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How to Improve Your ACT Score or SAT Score

As parents, we want to see our children succeed and it burdens us greatly when they struggle.  One of the most frustrating things for a parent of a high school student is to watch him or her wrestle with the ACT or SAT test.  Some students just naturally ace the tests, destined for top scores.  Other students have dreams of high scores and end up frustrated, wanting to give up after a few disappointing test results.

I am currently living with this frustration.  My middle daughter had very high hopes and has struggled with her ACT score.  She has taken the test several times and has one great subject and four that have varied several points and are lower than she hoped.  She probably has one more shot in September or October and then it’s college application time.  In desperation, I went back to my email to search for contact information for Danh Le of Underground Academy.  He wrote a guest post for me last year, Why SAT and ACT Tutoring Makes Sense, Even for Smart Students.  We exchanged a few emails regarding my daughter’s situation and his advice makes a lot of sense.

Danh Le said that the best way to improve your scores is to understand why you are getting questions wrong and learn how to get them right.  He said it makes sense to retake the same practice test 2 or 3 times until you really understand how to answer questions correctly.

Looking for additional test strategies online, I found PrepScholar.  Dr. Fred Zhang, co-founder of PrepScholar, echoed this same idea as one of his five strategies for improving your score, “For every single question you get wrong, you MUST understand WHY you got it wrong, and you MUST know how to avoid this mistake in the future.”

This will require an investment of study time.  And study time requires motivation.  Fred Zhang talks about students needing internal motivation.  Parents forcing kids to study or developing some type of reward system typically produces less success than kids having the internal motivation to ace the ACT test or SAT test.  Zhang says breaking your goal into small manageable goals is one of the best ways to stay motivated.

Then it’s a matter of committing to enough study time.  According to Zhang, “40 hours spent on the ACT, studying in the right way, will likely boost your score by many points.”  Time alone will not do the trick, so it is important to focus on studying the right things.  This will require finding a focused study program or creating your own using books or online resources.  It will be centered on improving areas that need improving.  Check out my ACT Prep Resources if your student is focused on the ACT test.  This spreadsheet compiles a variety of available ACT test prep resources.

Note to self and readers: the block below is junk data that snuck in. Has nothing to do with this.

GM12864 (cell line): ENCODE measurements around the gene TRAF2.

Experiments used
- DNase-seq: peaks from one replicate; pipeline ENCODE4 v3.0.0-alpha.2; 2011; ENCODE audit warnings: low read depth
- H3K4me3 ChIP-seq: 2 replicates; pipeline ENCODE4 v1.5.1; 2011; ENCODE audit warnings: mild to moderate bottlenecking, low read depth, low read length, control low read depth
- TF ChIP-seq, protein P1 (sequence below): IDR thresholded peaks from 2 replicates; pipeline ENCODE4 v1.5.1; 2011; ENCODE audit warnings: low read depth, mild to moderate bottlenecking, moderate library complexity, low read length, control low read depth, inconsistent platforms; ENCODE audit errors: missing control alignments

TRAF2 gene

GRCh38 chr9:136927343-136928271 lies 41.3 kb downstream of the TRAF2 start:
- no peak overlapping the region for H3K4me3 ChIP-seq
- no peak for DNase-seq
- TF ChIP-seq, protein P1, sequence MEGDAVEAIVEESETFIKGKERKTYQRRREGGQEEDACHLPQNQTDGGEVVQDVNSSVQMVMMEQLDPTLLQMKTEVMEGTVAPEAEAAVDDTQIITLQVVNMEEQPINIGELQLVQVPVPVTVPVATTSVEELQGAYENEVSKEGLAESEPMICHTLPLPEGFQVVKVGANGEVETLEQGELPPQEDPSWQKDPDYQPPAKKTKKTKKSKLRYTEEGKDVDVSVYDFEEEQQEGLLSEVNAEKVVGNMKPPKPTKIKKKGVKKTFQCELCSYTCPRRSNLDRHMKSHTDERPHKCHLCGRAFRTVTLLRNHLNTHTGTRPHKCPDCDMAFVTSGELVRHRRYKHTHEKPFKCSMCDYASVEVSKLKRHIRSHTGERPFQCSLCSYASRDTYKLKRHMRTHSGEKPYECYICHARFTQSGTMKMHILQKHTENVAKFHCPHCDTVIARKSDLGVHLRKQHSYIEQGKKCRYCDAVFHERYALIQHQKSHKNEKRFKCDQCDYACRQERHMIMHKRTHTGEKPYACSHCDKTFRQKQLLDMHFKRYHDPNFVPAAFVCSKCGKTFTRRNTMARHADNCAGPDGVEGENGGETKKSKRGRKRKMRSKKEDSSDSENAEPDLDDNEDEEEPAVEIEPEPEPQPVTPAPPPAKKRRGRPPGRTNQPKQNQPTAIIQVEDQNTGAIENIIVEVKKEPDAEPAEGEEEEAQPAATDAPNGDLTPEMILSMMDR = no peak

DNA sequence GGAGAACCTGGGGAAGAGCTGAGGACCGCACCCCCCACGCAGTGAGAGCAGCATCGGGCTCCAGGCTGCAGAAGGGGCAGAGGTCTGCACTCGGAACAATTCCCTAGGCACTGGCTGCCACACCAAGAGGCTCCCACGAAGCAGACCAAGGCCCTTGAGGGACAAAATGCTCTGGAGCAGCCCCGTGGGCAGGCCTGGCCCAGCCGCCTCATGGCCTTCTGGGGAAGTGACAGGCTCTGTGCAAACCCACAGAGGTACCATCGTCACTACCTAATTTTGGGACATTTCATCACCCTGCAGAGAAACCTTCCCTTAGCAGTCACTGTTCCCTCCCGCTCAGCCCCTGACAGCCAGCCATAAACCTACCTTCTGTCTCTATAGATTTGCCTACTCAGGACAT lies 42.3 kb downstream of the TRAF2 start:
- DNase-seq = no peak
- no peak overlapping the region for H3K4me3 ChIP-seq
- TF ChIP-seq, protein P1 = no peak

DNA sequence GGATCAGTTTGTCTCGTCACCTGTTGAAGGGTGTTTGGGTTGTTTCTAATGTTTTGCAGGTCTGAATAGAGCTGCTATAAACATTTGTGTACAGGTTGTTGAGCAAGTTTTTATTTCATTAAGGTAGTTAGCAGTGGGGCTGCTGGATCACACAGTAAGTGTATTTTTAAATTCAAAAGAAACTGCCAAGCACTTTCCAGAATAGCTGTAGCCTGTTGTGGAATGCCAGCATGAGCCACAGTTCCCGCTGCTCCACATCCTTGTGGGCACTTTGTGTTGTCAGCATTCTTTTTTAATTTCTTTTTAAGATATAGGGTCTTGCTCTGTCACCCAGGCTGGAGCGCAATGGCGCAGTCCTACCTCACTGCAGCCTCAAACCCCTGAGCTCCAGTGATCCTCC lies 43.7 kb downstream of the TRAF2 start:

In my case, I have 2-3 months to pep talk my daughter into understanding why she needs to get re-motivated to study and to commit to a plan of action, studying the right things, and understanding the answers she gets wrong.  This is not ideal.  If you can successfully coach your child to work on ACT or SAT score improvement after the first test, you will have a longer time window for improvement and a better chance for a greater score change.

5 Summer College Search Prep Tips

beach-chair-and-umbrella-mdMuch has been written about what high school students should be doing the summer before senior year to prep for the final college search and college application process.  These are my top 5 tips for parents who have a rising high school senior and parents who want to plan ahead for when that time comes.

College Search Prep Tips for Summer Before Senior Year

  1. Find a great college summer camp/program – Colleges all over the country offer summer programs for high school students.  These are usually interest/major focused, like art, architecture, creative writing, engineering, etc.  These programs are often open to younger high school students also, but the summer before senior year, you want to really focus in on the right one.  The right one will most likely be at a school your student hopes to attend.  This gives your student great exposure to the school and the school great exposure to your student.  For a competitive school and/or program, summer program attendance could give your student a “leg up” in the college application process.
  2. Plan college visit road trips – Summer vacation often involves college visits when you have a rising high school senior.  There’s nothing wrong with that as long as you plan in some fun too.  Summer road trips are the easiest way to see schools that are farther than 4 hours from home and it’s often possible to hit a few schools in one trip.
  3. Study for final ACT/SAT tests – Sit down with your student to decide whether or not he or she needs to take a final ACT or SAT test in the fall of senior year.  This usually depends on how satisfied he or she is with current highest scores.  If it would be beneficial to take one final shot at the test, summer can be a great time for focused test prep.  Help your student find the best test prep resources and agree on how much time per week should be devoted to study.